Lawyers tell CBS News the family will file a lawsuit in Los Angeles Tuesday, claiming Simpson still got paid, seeking to undo all the transactions related to the deal and, where appropriate, recover money for the Goldman family.
The Early Shownational correspondent Hattie Kauffman spoke exclusively with Goldman's sister, Kim.
CBS News has been given exclusive access to the lawsuit itself. To see it, click here.
The suit claims Simpson set up a bogus company so he could hide the money he received for "If I Did It," the book that was never released.
"He was given a book advance, as many authors are given when they write books," Goldman told Kauffman. "He was forwarded, I believe it was somewhere in the $800,000 range."
The suit asserts Simpson created a company "for the sole purpose of spiriting money from the hands of creditors," including the Goldmans.
"We believe there was a company called Lorraine Brook Associates. … The company is named after the middle names of both of his children, the killer's children."
The suit names Simpson and Lorraine Brook as defendants.
The book was to be published by Judith Regan, and the deal was to include a Fox TV special. But after a huge public outcry last month, the deal was cancelled last month.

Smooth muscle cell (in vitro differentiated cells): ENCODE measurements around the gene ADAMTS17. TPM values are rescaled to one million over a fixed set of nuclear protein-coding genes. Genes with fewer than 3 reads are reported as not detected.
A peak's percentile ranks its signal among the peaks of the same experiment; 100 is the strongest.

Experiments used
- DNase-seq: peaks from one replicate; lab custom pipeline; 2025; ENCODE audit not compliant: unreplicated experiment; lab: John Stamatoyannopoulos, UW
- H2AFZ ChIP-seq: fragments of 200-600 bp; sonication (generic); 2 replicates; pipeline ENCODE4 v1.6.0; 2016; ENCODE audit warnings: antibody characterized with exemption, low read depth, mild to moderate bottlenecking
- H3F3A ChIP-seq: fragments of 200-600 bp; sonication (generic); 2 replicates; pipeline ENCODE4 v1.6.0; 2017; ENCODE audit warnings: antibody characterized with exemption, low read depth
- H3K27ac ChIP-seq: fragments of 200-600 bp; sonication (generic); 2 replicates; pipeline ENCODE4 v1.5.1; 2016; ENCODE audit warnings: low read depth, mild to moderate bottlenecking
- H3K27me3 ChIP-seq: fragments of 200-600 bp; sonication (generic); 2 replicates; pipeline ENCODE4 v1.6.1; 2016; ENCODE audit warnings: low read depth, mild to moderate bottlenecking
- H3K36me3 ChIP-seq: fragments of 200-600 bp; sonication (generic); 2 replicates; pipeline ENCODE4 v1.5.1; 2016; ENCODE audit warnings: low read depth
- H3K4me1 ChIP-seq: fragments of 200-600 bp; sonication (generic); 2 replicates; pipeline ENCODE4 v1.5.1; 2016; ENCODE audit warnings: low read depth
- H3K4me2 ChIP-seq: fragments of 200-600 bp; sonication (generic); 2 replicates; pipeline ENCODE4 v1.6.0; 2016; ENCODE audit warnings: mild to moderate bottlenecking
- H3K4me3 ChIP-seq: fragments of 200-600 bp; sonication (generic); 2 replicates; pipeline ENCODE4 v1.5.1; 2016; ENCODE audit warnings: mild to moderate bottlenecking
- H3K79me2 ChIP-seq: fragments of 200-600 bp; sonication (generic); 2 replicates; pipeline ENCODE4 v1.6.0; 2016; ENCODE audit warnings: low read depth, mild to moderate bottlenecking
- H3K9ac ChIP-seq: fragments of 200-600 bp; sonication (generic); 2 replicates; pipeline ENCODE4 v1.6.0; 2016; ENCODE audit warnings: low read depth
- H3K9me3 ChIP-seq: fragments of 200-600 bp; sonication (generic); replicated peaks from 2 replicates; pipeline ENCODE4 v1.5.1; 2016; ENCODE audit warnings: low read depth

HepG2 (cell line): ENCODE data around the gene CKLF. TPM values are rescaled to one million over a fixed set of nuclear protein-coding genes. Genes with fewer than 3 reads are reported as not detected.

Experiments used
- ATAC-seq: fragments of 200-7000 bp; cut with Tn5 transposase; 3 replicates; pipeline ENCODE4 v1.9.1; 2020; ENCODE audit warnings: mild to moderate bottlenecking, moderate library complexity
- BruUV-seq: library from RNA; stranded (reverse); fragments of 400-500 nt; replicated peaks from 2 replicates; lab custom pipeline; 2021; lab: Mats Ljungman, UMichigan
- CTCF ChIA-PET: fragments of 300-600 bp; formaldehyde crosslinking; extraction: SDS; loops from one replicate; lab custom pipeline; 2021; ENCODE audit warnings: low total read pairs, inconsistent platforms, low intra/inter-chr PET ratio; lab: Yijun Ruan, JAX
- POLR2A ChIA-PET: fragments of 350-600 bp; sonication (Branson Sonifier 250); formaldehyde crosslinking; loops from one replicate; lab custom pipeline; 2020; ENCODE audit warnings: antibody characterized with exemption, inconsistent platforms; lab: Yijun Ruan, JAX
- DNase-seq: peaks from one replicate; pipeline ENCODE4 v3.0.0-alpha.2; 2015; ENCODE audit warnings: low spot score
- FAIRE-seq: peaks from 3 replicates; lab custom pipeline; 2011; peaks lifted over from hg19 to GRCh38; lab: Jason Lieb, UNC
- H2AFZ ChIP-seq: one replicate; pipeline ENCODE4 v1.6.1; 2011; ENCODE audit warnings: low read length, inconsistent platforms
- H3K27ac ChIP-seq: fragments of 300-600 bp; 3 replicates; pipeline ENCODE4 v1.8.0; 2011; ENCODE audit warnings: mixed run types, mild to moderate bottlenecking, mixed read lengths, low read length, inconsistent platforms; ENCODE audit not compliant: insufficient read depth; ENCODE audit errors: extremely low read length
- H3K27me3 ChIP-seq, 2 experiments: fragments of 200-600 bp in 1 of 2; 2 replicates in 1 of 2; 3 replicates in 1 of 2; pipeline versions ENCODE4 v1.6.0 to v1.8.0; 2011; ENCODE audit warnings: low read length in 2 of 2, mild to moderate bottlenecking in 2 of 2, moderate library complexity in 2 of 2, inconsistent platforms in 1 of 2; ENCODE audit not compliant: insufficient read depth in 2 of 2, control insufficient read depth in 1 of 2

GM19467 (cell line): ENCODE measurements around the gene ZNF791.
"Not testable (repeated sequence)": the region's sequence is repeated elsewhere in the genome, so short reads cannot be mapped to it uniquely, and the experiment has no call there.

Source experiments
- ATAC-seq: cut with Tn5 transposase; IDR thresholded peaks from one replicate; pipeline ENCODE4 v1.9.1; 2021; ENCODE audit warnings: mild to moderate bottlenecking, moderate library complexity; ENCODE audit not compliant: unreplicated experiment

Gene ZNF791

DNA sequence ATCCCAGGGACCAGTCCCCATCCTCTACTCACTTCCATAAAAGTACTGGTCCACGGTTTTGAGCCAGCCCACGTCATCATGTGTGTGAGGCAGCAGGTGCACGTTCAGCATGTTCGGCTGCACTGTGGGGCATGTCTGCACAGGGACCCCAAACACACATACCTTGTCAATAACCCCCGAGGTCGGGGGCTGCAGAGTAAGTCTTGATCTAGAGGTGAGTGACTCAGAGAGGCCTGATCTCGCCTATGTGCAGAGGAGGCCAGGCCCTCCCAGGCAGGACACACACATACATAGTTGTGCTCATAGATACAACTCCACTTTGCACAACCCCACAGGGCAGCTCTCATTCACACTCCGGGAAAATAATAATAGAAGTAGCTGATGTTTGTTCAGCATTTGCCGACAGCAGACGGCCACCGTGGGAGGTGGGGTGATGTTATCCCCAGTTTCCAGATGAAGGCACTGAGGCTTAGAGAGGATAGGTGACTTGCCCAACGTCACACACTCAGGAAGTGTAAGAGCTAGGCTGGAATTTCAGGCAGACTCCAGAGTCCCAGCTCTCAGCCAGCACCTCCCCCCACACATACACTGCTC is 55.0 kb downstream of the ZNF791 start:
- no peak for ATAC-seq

Jonathan Polak, a Goldman family attorney, explained to Kauffman, "This lawsuit sets the stage for going after who we perceive to be the real villains in this: News Corp., Judith Regan, Regan Publishing."
The fallout from the book deal and other matters
"We believe that there were many people who were involved, including Judith Regan, who knew that this was going on," Goldman says.
"Look," Polak added, "the whole purpose of this book deal, the way it was set up, was to prevent the Goldmans and other creditors from being able to get at the money that was paid to Simpson."
The Goldman's have been pursuing Simpson for ten years. After his acquittal in the murders of Ron Goldman and Simpson's wife, Nicole Simpson, they won a civil suit against Simpson, but have never collected a penny.
Asked if she thinks this suit will lead to her family collecting any money, Kim Goldman responded, "Honestly, at this point, my family and I take much pride in the moral victories that we've been able to accomplish over the last 12 years."
During that time, Simpson's business deals, such as signing autographs for cash, amounted to small change.
In this case, he acknowledged in a radio interview that he made significant money, saying, "I was able to secure my homestead, pay off a whole lot of bills, and put my kids in a position to have their financial future totally secured."
Those words may now come back to haunt him, Kauffman points out.
Says Goldman, "He loves the fact that he can live his life and snub us, so at some point, if we are able to recover funds, good for us."